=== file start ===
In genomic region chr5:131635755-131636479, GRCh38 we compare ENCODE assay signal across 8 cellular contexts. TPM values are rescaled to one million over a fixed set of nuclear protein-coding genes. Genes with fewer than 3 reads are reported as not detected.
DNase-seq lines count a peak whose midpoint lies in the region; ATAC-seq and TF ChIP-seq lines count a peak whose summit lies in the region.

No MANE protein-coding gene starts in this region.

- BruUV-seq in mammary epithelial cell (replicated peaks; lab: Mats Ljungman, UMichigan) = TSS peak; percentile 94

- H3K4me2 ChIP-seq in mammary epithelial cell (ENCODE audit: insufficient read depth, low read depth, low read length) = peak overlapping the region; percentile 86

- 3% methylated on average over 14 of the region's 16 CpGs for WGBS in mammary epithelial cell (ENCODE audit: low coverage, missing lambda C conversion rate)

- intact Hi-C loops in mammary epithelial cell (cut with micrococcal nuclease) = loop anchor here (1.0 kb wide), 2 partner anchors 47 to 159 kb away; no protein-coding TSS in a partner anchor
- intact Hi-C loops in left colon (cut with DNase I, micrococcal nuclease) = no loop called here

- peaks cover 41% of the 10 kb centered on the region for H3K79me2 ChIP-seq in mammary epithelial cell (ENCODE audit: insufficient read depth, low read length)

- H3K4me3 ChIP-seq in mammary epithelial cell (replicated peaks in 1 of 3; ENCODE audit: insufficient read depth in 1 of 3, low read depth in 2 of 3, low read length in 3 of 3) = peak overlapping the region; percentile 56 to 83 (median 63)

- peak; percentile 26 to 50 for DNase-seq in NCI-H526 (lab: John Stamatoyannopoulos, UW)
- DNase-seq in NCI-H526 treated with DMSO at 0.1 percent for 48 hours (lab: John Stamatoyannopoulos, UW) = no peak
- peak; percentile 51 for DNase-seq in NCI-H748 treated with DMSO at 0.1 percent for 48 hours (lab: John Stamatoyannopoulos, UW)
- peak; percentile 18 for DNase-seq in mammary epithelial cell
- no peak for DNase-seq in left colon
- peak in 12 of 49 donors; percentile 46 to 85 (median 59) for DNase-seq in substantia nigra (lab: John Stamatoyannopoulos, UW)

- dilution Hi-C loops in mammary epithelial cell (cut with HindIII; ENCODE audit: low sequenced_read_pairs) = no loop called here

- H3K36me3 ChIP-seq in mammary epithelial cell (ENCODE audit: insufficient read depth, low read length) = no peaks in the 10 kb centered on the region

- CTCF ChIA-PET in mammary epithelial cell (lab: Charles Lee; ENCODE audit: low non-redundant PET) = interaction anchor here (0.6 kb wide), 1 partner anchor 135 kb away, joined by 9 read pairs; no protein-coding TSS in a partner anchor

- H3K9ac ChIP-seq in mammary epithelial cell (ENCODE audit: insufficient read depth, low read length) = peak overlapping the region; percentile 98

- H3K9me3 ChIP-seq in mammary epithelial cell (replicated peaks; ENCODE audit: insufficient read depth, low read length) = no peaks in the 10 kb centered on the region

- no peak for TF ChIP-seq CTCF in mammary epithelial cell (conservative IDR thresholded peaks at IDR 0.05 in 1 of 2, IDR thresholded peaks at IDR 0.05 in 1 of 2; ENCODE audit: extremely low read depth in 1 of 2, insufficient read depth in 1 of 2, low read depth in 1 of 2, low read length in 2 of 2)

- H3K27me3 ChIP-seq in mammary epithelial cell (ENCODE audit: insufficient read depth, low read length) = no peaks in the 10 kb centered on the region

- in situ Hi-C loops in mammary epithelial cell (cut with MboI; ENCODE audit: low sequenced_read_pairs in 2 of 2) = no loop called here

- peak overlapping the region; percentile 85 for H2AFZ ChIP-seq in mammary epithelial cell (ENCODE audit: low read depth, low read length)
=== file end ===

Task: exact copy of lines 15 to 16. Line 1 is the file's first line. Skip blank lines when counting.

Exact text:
- no peak for DNase-seq in left colon
- peak in 12 of 49 donors; percentile 46 to 85 (median 59) for DNase-seq in substantia nigra (lab: John Stamatoyannopoulos, UW)